Skip to main content

Coming to visit? Ticketed entry is in place to safely manage your visit so please book ahead. Need to cancel or rejig? Email bookings@npg.gov.au

Menu

The National Portrait Gallery acknowledges the Traditional Custodians of Country throughout Australia and recognises the continuing connection to lands, waters and communities. We pay our respect to Aboriginal and Torres Strait Islander cultures and to Elders both past and present.

Aboriginal and Torres Strait Islander viewers are warned that this website contains images of deceased persons.

Tracey Moffatt

1995
Greg Weight

gelatin silver photograph on paper (image: 45.4 cm x 35.6 cm, sheet: 50.4 cm x 40.4 cm)

Tracey Moffatt AO (b. 1960) is an artist whose work reflects on issues including race, childhood trauma, gender and popular culture. Born in Brisbane, she graduated from the Queensland College of Art in 1982. After moving to Sydney, Moffatt was one of the co-founders of the Boomalli Aboriginal Artists Co-operative, and worked with Anthony (Ace) Bourke to curate NADOC '86 exhibition of Aboriginal and Islander photographers. In 1987 she made her first short film, Nice Coloured Girls. Moffatt became widely known through her celebrated first solo exhibition, Something More (1989). In 1990 her short film Night Cries – A Rural Tragedy (1989) was selected for official competition at the Cannes Film Festival, as was her first feature-length film, Bedevil, in 1993. Following the photographic series Scarred for Life (1994) she was invited to exhibit in the Venice Biennale in 1997, and during that year held solo exhibitions in Germany, Denmark, France and the USA. Since then, she has built an international reputation with a body of films and photographic series such as Laudanum (1998), Invocations (2000), Under the Sign of Scorpio (2005), First Jobs (2008) and Spirit Landscapes (2013). In 2007 she received the Infinity Award from New York's International Center of Photography; in 2012 she had a solo show at the city’s Museum of Modern Art. She became the first Aboriginal artist to present a solo exhibition, My Horizon, at the 57th Venice Biennale in 2017. Moffatt's work is represented in all major Australian galleries.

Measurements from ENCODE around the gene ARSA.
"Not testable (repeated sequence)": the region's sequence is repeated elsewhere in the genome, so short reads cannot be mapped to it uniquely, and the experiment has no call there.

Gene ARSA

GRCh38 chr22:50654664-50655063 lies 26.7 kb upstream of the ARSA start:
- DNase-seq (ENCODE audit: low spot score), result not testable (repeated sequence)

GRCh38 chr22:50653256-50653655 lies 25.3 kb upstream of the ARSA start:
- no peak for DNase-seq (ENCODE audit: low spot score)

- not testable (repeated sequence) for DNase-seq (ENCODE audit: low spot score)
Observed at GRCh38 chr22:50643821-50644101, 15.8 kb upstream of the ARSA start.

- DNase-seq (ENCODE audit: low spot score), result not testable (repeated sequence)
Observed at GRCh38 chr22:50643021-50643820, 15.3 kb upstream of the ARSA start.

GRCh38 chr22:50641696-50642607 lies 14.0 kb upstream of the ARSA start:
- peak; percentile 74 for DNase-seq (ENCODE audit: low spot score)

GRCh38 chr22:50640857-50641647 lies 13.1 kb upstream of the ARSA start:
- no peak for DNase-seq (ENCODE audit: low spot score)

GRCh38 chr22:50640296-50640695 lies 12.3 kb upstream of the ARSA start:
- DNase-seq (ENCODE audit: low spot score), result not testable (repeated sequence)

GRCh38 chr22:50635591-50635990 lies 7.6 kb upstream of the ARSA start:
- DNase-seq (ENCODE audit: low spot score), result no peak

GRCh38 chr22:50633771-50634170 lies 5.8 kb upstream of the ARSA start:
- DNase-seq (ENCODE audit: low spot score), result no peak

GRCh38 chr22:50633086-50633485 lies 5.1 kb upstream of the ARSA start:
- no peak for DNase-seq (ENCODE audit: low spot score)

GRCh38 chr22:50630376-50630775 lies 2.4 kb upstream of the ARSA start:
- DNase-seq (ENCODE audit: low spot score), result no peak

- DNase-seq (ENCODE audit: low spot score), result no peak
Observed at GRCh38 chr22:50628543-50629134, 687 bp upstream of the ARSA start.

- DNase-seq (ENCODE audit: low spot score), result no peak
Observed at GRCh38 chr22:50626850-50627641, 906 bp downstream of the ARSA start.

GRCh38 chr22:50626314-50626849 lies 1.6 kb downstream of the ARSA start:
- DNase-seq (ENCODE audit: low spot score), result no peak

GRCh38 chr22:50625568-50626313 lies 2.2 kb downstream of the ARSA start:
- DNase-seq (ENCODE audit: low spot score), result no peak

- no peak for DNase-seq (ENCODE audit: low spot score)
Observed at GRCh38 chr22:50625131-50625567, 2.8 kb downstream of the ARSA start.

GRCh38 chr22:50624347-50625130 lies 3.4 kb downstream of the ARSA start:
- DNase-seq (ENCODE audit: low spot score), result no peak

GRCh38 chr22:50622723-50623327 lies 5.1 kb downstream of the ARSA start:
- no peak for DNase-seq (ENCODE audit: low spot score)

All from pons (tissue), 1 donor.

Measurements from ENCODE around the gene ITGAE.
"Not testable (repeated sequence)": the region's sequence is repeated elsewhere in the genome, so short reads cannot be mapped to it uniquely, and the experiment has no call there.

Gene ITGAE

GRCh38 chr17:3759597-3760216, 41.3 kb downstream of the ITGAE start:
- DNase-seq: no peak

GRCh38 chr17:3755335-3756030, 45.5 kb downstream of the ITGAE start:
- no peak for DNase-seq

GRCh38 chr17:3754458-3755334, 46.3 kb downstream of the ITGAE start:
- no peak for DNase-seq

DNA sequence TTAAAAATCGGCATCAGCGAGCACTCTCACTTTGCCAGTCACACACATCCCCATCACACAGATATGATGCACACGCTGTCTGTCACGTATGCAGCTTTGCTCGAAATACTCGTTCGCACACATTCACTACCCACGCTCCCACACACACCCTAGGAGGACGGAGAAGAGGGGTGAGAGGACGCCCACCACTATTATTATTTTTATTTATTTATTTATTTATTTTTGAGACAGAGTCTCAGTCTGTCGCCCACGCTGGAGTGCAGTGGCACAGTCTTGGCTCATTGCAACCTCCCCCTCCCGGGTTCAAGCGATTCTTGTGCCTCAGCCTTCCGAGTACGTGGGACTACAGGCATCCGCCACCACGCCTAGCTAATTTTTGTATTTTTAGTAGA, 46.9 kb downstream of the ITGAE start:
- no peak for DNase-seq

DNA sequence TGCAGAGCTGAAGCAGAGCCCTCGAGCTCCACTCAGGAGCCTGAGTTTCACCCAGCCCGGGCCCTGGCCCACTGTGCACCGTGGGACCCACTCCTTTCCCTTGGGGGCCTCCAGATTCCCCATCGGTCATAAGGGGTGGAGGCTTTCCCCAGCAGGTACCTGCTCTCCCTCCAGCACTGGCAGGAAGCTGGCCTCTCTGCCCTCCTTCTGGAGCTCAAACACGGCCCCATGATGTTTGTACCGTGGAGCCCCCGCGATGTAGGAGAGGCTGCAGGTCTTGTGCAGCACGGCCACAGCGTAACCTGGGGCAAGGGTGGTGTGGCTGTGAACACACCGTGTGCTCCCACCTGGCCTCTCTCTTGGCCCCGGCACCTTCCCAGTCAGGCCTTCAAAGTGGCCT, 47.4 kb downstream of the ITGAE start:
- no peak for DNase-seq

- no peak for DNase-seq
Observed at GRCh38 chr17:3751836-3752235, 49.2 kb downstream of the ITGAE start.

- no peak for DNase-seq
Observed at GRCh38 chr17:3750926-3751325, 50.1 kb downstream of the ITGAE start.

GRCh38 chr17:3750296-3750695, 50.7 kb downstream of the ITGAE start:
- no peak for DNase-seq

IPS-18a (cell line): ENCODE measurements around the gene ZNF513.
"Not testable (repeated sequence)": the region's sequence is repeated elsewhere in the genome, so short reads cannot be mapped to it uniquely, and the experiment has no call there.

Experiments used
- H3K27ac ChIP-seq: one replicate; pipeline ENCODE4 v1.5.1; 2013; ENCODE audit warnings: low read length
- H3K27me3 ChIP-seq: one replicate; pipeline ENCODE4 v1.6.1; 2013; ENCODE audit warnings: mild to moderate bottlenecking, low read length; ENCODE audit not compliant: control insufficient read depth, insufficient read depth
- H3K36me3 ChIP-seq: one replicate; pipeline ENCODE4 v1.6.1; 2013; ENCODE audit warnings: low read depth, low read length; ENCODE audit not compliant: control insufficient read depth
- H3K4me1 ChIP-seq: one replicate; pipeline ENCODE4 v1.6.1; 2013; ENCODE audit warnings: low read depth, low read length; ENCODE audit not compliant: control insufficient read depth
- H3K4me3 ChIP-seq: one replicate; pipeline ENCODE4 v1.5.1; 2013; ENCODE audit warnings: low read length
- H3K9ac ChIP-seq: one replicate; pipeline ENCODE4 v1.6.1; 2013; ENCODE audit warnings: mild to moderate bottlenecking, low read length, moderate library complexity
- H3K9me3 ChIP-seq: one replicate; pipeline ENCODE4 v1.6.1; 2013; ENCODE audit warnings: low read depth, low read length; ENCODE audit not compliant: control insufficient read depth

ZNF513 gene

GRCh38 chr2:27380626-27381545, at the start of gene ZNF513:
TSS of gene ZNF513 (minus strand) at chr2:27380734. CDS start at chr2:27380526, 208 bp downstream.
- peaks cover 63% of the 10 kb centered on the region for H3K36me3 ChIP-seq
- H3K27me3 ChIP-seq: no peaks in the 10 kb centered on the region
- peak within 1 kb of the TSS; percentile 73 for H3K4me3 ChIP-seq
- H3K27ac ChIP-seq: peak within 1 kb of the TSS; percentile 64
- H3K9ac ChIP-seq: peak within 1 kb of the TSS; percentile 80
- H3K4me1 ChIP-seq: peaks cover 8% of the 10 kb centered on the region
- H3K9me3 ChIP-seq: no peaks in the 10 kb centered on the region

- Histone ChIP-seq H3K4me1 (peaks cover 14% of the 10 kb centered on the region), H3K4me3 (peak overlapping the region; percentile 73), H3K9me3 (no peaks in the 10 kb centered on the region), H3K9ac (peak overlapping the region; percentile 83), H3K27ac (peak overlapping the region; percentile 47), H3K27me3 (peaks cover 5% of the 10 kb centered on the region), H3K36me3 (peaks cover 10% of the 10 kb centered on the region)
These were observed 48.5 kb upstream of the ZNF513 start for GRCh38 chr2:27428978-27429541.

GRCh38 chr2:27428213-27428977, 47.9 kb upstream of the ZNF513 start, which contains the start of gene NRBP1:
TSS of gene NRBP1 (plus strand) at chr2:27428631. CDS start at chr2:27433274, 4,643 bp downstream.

Collection: National Portrait Gallery
Gift of Patrick Corrigan AM 2004
Donated through the Australian Government's Cultural Gifts Program
© Gregory Weight/Copyright Agency, 2021

Artist and subject

Greg Weight (age 49 in 1995)

Tracey Moffatt AO (age 35 in 1995)

Subject professions

Visual arts and crafts

Donated by

Patrick Corrigan AM (123 portraits)

Related information

The Companion

Permanent collection catalogue

Café and shop

On one level The Companion talks about the most famous and frontline Australians, but on another it tells us about ourselves: who we read, who we watch, who we listen to, who we cheer for, who we aspire to be, and who we'll never forget. The Companion is available to buy online and in the Portrait Gallery Store.

Support Crew

Magazine article by Dr Christopher Chapman, 2011

Portraits of philanthropists in the collection honour their contributions to Australia and acknowledge their support of the National Portrait Gallery.

101 photographic portraits

Magazine article by Michelle Fracaro, 2004

Pat Corrigan's generous gift of 100 photographic portraits by Greg Weight.

© National Portrait Gallery 2021
King Edward Terrace, Parkes
Canberra, ACT 2600, Australia

Phone +61 2 6102 7000
Fax +61 2 6102 7001
ABN: 54 74 277 1196

The National Portrait Gallery acknowledges the Traditional Custodians of Country throughout Australia and recognises the continuing connection to lands, waters and communities. We pay our respect to Aboriginal and Torres Strait Islander cultures and to Elders both past and present.

Aboriginal and Torres Strait Islander viewers are warned that this website contains images of deceased persons.

The National Portrait Gallery is an Australian Government Agency